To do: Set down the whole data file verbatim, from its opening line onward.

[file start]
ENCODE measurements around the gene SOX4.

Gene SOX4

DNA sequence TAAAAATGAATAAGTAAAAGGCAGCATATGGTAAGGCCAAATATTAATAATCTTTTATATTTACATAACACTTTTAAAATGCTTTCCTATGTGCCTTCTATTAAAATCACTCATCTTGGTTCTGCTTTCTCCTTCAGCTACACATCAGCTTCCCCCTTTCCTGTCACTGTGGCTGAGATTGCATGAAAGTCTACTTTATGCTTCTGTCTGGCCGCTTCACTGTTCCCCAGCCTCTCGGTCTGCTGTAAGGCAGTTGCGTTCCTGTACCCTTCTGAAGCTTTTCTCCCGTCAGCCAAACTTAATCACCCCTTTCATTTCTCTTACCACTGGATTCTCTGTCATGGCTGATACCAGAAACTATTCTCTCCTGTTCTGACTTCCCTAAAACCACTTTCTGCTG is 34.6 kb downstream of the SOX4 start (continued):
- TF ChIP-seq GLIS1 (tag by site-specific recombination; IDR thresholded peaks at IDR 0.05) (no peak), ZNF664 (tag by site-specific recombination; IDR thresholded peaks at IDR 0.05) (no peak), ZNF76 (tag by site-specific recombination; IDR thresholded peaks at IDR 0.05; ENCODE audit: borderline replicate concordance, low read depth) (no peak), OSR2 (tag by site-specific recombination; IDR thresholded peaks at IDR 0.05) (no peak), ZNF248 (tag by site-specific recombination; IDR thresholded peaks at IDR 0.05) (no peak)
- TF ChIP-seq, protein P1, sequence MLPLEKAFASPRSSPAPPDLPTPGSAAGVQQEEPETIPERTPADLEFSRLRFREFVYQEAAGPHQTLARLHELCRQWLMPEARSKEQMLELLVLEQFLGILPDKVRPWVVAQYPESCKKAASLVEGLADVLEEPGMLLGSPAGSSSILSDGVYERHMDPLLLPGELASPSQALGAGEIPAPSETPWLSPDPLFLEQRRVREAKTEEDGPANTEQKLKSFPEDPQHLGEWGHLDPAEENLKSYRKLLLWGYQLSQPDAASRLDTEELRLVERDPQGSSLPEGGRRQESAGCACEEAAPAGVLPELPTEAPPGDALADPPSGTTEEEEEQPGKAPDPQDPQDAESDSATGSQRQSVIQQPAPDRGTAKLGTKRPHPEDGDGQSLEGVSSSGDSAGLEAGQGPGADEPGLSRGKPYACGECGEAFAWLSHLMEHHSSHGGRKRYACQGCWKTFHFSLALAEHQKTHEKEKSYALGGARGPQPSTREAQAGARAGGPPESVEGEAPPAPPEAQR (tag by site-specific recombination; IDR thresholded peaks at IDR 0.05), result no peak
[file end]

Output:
ENCODE measurements around the gene SOX4.

Gene SOX4

DNA sequence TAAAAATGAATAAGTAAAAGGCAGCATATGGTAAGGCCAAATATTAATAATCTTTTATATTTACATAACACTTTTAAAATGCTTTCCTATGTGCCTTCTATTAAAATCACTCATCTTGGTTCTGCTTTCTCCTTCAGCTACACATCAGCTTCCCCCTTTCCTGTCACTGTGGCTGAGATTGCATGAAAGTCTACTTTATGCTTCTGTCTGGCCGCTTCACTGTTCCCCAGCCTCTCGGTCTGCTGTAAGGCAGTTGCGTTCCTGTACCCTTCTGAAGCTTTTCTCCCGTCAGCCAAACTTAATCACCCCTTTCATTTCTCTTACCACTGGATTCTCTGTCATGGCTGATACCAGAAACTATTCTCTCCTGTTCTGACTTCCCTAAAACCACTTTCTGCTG is 34.6 kb downstream of the SOX4 start (continued):
- TF ChIP-seq GLIS1 (tag by site-specific recombination; IDR thresholded peaks at IDR 0.05) (no peak), ZNF664 (tag by site-specific recombination; IDR thresholded peaks at IDR 0.05) (no peak), ZNF76 (tag by site-specific recombination; IDR thresholded peaks at IDR 0.05; ENCODE audit: borderline replicate concordance, low read depth) (no peak), OSR2 (tag by site-specific recombination; IDR thresholded peaks at IDR 0.05) (no peak), ZNF248 (tag by site-specific recombination; IDR thresholded peaks at IDR 0.05) (no peak)
- TF ChIP-seq, protein P1, sequence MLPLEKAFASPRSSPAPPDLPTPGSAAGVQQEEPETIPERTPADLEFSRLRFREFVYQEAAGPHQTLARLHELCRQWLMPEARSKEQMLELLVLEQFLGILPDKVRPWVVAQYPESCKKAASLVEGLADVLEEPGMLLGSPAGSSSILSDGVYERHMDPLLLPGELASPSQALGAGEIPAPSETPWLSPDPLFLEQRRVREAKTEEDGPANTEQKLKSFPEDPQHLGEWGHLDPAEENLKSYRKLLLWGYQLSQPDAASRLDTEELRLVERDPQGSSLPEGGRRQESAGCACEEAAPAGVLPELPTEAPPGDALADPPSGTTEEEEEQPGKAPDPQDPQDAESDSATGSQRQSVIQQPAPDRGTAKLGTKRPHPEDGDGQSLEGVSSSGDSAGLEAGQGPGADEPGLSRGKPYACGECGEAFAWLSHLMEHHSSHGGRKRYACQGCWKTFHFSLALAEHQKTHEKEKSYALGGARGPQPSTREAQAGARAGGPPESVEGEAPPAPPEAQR (tag by site-specific recombination; IDR thresholded peaks at IDR 0.05), result no peak